University of Surrey

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A Network of Styles: Discovering the Choregraphed Movement of Frederick Ashton (1904–1988).

Morris, Geraldine. (2000) A Network of Styles: Discovering the Choregraphed Movement of Frederick Ashton (1904–1988). Doctoral thesis, University of Surrey (United Kingdom)..

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Analysis of choreographed dance movement style has generally been neglected by ballet practitioners. The literature written by them focuses mainly on training methods and instructions for performing the movements taught in class. Whilst training is undoubtedly important, the emphasis on it has unfortunately been at the expense of choreographed dance movement. This thesis considers the choreographed dance movement style of Frederick Ashton (1904-1988) and discusses its relationship with the classroom movement from which it is derived. A model for examining the concept of dance movement style is developed from philosophical papers on style in dance and other art forms. Its focus is on the specific paradigms from which a style is drawn. Theory from cognitive science, which proposes a method for discerning stylistic patterns across an established system, is also used to support the model. For the analysis of Ashton’s dance movement, the study draws on established dance scholarship, in particular, Laban theory. First, the relationship between training and choreographed ballet movement is examined, revealing that aspects of the contemporary training systems form the basis of Ashton’s choreographed movement. This is followed by a discussion of the influence of choreographers and performers such as Bronislava Nijinska and Anna Pavlova, amongst others, and the relationship of their dance movement style to that of Ashton is considered. Ashton’s dance movement is divided into two elements: the smallest unit is the ballet step, classified by the technical term and the second comprises a cluster of movements, described as a phrase. A detailed analysis of Ashton’s ‘steps’ and phrases reveals their distinctive characteristics in terms of body use, dynamics and spatial elements and shows how they differ fundamentally from the movements described in the training systems. In the following chapter, the contribution made by dancers, such as Margot Fonteyn, Anthony Dowell, Antoinette Sibley and others with whom Ashton most frequently worked is considered. Their qualities form a distinctive aspect of the style and it is apparent that this did not develop in a linear way but altered with each dancer. As a result, the dance movement style was greatly enriched.The last chapter addresses the concept of interpretation in dance movement. It is suggested here that the sources which underpin the style, as identified in this thesis, could be used as a basis for interpretations of Ashton’s dance movement style. An approach to choreographed ballet movement is proposed which separates it from the movement used in training and shows how an understanding of the differences between the two can prevent the homogenisation of ballet movement, whilst providing abundant scope for future interpretations.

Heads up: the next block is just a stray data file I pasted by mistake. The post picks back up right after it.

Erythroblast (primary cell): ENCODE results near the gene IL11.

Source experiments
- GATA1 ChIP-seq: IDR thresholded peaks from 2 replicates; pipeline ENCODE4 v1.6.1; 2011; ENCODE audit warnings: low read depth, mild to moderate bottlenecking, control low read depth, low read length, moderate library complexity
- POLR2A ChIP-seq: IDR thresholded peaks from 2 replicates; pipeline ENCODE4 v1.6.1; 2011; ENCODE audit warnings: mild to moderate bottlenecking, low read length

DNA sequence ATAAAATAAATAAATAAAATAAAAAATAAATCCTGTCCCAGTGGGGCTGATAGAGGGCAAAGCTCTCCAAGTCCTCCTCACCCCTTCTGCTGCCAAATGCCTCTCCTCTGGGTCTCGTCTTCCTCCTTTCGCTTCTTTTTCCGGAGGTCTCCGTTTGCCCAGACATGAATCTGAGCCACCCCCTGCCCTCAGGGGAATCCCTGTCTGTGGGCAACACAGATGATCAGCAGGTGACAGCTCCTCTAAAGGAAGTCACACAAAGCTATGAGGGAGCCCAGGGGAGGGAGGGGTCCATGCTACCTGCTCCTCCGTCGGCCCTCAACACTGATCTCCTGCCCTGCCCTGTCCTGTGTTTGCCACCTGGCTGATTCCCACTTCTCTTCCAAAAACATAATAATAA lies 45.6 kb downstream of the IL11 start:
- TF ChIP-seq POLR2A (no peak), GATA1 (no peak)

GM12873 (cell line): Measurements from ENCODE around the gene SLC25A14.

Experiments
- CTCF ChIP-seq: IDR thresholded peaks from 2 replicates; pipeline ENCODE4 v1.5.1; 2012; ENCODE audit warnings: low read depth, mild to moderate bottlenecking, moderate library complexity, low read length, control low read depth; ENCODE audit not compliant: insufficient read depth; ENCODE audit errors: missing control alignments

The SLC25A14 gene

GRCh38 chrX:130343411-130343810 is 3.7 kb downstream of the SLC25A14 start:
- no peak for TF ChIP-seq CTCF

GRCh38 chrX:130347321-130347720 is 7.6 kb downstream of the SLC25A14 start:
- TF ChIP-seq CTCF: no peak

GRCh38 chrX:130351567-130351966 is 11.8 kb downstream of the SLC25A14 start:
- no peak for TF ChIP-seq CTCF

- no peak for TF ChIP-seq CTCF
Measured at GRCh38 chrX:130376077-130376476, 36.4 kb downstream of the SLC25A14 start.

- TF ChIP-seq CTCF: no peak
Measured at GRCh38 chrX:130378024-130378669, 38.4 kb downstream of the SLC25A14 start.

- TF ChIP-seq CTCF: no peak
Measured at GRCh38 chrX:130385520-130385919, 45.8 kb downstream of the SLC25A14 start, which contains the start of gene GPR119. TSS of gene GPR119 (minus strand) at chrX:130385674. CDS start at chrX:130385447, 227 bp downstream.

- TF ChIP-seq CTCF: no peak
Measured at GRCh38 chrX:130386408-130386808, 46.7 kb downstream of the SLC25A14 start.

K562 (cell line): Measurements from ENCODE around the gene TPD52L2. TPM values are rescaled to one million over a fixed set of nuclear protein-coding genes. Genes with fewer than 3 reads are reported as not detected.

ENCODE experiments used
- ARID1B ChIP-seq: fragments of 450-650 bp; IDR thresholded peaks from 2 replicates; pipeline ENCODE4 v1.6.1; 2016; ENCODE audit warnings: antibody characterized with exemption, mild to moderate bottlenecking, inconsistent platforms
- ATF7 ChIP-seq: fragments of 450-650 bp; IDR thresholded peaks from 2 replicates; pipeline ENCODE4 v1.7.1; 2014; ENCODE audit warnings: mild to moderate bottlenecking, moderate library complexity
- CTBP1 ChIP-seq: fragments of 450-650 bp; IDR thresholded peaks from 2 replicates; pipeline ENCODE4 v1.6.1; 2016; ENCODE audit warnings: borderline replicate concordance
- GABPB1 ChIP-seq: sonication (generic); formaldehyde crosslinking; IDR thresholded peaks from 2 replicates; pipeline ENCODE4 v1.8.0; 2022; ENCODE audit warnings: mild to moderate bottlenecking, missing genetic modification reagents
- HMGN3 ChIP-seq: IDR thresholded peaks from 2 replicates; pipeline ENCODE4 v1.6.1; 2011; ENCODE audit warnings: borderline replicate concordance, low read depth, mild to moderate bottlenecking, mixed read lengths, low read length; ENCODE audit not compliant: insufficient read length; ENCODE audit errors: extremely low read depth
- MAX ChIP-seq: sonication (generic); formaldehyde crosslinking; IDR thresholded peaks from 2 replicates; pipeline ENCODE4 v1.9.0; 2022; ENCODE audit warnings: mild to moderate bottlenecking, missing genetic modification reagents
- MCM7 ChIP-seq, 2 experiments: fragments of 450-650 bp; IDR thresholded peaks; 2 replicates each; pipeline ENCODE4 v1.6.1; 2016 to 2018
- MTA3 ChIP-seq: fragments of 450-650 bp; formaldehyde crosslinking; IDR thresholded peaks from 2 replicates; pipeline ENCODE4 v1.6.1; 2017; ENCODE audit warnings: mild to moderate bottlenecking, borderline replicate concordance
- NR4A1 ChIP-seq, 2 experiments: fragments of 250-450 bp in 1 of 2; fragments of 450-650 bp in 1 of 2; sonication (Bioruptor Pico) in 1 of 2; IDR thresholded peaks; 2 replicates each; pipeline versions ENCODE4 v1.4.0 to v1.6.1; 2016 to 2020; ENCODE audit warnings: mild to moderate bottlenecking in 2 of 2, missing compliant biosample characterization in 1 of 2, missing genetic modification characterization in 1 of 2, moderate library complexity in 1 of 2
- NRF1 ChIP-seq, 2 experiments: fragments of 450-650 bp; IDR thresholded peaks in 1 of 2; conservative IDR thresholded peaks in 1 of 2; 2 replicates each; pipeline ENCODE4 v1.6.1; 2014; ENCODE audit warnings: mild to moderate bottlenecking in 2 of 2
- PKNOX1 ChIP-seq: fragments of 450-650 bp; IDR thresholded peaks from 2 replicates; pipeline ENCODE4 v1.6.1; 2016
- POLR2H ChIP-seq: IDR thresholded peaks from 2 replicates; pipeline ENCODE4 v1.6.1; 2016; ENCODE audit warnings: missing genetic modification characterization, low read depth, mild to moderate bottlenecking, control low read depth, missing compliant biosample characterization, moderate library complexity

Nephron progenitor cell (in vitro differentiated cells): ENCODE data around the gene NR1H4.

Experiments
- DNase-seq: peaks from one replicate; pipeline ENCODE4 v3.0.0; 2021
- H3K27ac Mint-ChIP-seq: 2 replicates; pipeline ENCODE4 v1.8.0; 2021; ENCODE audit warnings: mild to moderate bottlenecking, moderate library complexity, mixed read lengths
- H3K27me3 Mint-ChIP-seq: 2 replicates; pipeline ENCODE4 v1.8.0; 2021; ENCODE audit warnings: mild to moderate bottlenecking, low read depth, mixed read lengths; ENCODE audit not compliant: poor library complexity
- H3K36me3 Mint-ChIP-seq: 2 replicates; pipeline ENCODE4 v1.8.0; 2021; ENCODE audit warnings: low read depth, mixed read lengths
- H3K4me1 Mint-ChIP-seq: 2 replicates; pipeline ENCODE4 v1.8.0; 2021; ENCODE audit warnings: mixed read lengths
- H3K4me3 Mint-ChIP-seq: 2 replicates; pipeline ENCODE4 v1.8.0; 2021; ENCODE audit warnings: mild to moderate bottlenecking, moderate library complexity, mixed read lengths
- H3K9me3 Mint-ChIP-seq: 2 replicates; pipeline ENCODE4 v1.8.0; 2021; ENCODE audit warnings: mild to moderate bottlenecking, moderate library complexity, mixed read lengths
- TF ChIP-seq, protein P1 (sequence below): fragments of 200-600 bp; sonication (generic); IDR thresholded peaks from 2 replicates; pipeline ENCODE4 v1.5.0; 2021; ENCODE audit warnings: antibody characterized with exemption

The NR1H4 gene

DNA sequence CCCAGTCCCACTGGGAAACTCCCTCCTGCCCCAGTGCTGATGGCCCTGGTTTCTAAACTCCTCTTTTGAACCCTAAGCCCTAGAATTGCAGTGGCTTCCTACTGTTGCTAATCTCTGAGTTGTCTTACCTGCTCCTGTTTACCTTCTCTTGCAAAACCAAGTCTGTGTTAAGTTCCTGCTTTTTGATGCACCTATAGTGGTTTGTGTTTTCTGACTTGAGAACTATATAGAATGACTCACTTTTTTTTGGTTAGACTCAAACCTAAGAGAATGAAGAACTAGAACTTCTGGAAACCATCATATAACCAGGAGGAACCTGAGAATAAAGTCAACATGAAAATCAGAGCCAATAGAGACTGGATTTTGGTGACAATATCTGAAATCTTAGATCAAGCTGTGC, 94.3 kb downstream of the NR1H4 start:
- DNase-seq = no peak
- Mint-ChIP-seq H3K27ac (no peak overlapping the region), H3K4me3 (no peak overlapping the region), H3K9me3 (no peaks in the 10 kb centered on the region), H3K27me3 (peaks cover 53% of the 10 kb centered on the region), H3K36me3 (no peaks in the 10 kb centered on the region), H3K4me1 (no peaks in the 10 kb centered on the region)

Item Type: Thesis (Doctoral)
Divisions : Theses
Authors : Morris, Geraldine.
Date : 2000
Additional Information : Thesis (Ph.D.)--University of Surrey (United Kingdom), 2000.
Depositing User : EPrints Services
Date Deposited : 24 Apr 2020 15:27
Last Modified : 24 Apr 2020 15:27

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